I figured out the way almond packagers make blanched almonds. It must be that they jam a fistful of almonds into a six-year-old’s blue jean pocket along with a few stones, half of a blade of grass and a yellow feather. Then they put those jeans through the washer and then the dryer. They pick out the withered grass but recycle the stones and feather. Voilà what is left are blanched almonds!
Except that’s not the way it’s done at all. Sometimes we see an outcome and we think we reverse engineer what we see. Unfortunately this can fall flat.
If you have ever had the experience of attending a meeting, conference or session where you saw the other participants respond enthusiastically, only to try that very same thing back on your home turf and get a lukewarm response you’ll know what I mean.
It is one thing to perceive the outcome and try to replicate it. It’s another to feel the response and then design an experience to elicit that same feeling. A great place to find inspiration for ideas is to attend other association’s conferences, even for-profit conferences, and note how the attendees are feeling. What is going on that is super special and how can you provide experiences that generate those same types of feelings with your very special member audience?
Here’s the thing about experiences. Experiences are not a moment in time. We don’t go from feeling a low level of anxiousness to feeling embraced in the community in just 10 minutes. It has to build slowly. A lot of little good experiences pave the way for great experiences. The best sessions happen at the best conferences. The best keynotes do their best work at the best conferences. The best connections are made at the best conferences.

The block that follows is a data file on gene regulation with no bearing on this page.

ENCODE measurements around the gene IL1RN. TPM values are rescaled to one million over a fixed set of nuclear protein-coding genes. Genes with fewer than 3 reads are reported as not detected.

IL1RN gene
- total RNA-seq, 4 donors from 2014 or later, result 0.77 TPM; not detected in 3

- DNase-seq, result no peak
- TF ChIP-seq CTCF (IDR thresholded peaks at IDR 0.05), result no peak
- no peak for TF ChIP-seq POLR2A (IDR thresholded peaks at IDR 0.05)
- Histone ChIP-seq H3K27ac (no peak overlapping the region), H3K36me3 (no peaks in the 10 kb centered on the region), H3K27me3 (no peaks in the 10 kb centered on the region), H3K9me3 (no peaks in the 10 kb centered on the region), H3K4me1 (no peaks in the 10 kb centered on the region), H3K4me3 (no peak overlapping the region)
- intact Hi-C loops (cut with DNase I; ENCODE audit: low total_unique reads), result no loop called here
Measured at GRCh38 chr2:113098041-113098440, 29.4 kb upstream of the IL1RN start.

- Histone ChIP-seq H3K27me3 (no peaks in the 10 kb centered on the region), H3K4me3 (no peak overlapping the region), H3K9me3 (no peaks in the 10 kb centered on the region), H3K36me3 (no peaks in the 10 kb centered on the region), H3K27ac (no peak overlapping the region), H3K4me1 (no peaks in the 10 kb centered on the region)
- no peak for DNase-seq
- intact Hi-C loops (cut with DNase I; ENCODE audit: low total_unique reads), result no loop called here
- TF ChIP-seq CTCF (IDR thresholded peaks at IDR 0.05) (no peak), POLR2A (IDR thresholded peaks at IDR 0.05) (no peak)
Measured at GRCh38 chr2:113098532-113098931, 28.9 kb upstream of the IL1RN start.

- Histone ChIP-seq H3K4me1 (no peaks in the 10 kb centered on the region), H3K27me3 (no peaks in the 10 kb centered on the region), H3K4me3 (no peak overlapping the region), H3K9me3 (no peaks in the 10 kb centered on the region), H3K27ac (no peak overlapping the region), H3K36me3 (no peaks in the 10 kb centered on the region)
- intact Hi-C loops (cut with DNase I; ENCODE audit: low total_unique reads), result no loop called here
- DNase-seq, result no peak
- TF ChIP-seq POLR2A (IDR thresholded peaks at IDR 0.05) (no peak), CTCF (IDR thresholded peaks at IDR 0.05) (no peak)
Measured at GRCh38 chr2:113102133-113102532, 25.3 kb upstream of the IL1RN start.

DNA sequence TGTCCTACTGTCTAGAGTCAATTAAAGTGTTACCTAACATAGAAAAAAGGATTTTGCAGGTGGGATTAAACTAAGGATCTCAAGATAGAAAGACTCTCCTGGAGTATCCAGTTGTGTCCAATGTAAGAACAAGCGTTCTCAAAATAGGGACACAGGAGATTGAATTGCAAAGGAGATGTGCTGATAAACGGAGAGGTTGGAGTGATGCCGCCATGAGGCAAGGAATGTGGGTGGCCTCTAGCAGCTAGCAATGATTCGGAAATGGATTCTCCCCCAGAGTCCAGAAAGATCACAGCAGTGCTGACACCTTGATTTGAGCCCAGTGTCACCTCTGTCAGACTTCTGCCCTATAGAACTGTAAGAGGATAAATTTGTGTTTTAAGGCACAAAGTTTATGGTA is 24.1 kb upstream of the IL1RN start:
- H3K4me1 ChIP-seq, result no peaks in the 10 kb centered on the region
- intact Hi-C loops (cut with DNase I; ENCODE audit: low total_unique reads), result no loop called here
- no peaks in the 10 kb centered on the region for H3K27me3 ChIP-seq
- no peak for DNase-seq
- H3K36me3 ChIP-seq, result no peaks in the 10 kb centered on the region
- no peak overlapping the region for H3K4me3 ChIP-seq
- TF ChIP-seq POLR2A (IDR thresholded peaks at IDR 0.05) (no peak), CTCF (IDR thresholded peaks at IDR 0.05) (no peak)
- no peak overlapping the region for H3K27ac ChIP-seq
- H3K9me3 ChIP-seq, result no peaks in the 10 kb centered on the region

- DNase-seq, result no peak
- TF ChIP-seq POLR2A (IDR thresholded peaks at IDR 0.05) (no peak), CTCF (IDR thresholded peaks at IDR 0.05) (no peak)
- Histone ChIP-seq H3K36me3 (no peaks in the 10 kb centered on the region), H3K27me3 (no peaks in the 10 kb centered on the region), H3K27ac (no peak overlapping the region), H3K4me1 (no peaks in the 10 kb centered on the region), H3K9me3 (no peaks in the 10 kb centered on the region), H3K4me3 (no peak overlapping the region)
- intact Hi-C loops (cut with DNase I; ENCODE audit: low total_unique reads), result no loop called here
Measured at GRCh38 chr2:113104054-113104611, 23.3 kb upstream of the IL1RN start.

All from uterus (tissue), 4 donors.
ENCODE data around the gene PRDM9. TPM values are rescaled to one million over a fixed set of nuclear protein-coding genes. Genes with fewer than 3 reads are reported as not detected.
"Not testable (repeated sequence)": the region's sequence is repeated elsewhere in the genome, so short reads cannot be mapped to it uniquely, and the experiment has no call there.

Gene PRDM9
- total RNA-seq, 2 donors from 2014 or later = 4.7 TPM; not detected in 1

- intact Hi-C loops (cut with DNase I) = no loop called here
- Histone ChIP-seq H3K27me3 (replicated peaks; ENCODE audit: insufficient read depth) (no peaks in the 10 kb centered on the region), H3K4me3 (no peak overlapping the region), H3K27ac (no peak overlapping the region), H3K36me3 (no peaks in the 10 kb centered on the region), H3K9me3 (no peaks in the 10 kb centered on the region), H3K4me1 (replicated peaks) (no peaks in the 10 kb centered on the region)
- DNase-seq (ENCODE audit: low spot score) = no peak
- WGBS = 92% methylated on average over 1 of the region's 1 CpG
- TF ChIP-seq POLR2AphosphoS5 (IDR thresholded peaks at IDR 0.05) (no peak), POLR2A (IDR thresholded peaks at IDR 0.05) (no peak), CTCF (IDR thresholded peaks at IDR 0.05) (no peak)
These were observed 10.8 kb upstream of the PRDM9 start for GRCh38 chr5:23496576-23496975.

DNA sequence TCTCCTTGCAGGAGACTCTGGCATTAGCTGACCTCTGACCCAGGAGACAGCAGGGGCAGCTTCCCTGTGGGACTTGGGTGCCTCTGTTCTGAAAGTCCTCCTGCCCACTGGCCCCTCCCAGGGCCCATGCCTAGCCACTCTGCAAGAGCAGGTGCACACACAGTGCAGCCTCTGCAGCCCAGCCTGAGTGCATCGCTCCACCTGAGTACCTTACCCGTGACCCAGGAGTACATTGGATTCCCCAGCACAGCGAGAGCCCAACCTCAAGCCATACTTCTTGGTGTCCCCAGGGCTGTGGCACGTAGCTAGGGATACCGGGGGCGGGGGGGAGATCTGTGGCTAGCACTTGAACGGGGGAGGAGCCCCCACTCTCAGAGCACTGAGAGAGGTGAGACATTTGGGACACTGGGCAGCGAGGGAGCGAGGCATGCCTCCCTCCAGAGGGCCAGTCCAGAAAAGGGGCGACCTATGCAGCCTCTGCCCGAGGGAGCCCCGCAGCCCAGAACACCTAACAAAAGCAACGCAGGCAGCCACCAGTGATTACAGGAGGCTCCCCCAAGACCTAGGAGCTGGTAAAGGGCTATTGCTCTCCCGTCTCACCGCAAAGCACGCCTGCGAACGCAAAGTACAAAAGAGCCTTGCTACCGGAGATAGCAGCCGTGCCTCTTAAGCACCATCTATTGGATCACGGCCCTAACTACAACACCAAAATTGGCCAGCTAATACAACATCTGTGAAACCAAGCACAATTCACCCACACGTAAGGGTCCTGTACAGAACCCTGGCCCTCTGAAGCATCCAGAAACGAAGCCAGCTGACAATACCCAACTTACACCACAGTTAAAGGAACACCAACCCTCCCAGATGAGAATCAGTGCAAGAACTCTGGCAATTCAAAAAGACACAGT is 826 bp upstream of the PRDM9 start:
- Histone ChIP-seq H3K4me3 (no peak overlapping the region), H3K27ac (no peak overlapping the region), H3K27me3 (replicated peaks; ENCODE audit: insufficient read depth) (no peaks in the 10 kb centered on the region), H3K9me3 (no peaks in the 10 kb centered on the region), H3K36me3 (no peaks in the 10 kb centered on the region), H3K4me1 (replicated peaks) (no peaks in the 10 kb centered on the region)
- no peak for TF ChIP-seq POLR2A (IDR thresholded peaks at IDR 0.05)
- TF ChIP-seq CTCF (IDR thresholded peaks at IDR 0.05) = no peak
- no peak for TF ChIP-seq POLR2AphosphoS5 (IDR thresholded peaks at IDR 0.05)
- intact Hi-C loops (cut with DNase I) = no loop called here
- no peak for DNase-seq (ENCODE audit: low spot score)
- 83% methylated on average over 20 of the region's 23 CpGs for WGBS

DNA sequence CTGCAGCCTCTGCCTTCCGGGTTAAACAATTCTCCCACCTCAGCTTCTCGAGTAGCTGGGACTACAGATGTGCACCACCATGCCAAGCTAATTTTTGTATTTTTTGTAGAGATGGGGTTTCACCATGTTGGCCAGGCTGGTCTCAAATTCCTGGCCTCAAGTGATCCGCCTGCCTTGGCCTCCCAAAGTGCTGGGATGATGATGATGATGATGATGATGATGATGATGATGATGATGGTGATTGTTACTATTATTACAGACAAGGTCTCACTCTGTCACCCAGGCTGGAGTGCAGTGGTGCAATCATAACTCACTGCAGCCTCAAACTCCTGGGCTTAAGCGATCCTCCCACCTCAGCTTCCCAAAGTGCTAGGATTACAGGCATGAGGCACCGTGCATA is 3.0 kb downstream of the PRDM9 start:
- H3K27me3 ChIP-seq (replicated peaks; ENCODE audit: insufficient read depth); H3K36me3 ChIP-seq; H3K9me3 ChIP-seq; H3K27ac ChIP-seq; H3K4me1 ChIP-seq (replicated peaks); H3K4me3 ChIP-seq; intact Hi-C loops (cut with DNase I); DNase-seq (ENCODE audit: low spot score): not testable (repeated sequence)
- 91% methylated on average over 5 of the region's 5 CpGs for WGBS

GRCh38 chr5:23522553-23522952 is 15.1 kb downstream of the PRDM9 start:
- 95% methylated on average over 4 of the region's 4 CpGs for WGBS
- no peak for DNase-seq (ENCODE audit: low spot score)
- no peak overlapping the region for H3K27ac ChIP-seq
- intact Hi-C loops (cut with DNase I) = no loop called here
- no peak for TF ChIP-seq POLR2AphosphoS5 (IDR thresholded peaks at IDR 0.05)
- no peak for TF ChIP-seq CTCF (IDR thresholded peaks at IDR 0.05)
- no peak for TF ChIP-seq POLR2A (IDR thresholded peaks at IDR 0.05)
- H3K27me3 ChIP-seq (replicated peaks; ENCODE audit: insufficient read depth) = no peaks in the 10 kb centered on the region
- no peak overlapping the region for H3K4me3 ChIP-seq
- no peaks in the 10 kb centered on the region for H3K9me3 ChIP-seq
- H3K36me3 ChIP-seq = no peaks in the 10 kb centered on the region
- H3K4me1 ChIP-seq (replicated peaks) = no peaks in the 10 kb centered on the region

Orchestrating an amazing new experience designed for deep connection works far better when all those other previous experiences have been thoughtfully orchestrated. Everything from the pre-conference updates, to how attendees are greeted at registration, to what they do next after registration, these are all key to how members will respond in a innovative, new, highly participatory exercise you are testing out.
We have to start building that feeling we are trying to create. Trust builds. Camaraderie builds. Generosity builds and it all starts with how we appear to them in that very first interaction.